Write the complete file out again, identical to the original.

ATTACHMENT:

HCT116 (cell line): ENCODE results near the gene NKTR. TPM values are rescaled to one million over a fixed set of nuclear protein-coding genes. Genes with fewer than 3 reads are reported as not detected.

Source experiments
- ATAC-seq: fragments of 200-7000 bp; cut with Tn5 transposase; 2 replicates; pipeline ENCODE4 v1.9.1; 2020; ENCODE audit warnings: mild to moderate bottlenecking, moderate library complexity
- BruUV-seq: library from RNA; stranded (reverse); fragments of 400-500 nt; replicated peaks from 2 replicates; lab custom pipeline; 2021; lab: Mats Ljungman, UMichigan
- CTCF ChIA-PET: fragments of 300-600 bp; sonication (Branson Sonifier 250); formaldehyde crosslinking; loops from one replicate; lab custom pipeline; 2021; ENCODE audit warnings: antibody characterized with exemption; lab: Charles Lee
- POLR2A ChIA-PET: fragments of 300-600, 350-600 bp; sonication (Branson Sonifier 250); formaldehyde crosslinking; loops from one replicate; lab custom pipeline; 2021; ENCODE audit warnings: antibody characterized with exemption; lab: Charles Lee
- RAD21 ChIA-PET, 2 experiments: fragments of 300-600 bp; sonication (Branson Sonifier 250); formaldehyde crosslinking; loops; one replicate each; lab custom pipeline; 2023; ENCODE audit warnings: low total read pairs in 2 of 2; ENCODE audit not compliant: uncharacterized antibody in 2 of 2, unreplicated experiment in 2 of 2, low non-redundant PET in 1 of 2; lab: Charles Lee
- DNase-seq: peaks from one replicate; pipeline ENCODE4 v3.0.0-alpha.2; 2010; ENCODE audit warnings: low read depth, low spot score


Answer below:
HCT116 (cell line): ENCODE results near the gene NKTR. TPM values are rescaled to one million over a fixed set of nuclear protein-coding genes. Genes with fewer than 3 reads are reported as not detected.

Source experiments
- ATAC-seq: fragments of 200-7000 bp; cut with Tn5 transposase; 2 replicates; pipeline ENCODE4 v1.9.1; 2020; ENCODE audit warnings: mild to moderate bottlenecking, moderate library complexity
- BruUV-seq: library from RNA; stranded (reverse); fragments of 400-500 nt; replicated peaks from 2 replicates; lab custom pipeline; 2021; lab: Mats Ljungman, UMichigan
- CTCF ChIA-PET: fragments of 300-600 bp; sonication (Branson Sonifier 250); formaldehyde crosslinking; loops from one replicate; lab custom pipeline; 2021; ENCODE audit warnings: antibody characterized with exemption; lab: Charles Lee
- POLR2A ChIA-PET: fragments of 300-600, 350-600 bp; sonication (Branson Sonifier 250); formaldehyde crosslinking; loops from one replicate; lab custom pipeline; 2021; ENCODE audit warnings: antibody characterized with exemption; lab: Charles Lee
- RAD21 ChIA-PET, 2 experiments: fragments of 300-600 bp; sonication (Branson Sonifier 250); formaldehyde crosslinking; loops; one replicate each; lab custom pipeline; 2023; ENCODE audit warnings: low total read pairs in 2 of 2; ENCODE audit not compliant: uncharacterized antibody in 2 of 2, unreplicated experiment in 2 of 2, low non-redundant PET in 1 of 2; lab: Charles Lee
- DNase-seq: peaks from one replicate; pipeline ENCODE4 v3.0.0-alpha.2; 2010; ENCODE audit warnings: low read depth, low spot score